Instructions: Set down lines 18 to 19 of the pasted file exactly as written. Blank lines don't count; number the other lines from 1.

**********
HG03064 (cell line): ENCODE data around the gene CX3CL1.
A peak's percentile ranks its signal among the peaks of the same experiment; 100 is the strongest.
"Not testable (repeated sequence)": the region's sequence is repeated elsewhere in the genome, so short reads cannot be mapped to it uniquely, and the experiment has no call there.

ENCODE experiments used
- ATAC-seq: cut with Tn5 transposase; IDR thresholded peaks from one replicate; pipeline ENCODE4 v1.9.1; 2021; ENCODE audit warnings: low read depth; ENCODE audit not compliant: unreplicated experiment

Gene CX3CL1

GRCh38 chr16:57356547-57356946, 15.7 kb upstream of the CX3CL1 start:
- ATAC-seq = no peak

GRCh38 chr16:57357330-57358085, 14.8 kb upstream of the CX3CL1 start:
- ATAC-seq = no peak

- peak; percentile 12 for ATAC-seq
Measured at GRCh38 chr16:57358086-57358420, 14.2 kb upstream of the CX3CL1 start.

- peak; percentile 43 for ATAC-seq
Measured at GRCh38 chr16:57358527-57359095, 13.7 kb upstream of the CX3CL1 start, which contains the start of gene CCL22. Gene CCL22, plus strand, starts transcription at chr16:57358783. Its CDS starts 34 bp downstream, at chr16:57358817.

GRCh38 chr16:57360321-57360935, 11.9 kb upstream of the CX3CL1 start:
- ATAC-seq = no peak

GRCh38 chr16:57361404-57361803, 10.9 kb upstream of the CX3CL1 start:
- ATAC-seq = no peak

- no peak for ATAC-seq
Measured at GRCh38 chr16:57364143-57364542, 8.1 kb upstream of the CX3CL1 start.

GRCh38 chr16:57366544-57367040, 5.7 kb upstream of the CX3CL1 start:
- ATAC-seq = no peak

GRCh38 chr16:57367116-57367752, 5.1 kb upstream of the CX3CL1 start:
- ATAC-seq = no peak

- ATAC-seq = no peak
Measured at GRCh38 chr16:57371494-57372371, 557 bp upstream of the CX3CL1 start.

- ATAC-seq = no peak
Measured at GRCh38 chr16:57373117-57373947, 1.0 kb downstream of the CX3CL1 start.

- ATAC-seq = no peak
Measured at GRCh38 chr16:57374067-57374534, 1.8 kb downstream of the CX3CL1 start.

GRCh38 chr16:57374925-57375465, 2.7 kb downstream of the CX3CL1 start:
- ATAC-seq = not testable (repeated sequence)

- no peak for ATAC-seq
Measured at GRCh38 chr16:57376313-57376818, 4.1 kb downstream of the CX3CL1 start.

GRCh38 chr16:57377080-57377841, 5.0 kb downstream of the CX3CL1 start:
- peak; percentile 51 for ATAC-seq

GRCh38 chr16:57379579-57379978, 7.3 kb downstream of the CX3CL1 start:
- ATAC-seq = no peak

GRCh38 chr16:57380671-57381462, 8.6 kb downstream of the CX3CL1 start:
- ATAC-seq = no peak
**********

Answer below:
- ATAC-seq = no peak

- no peak for ATAC-seq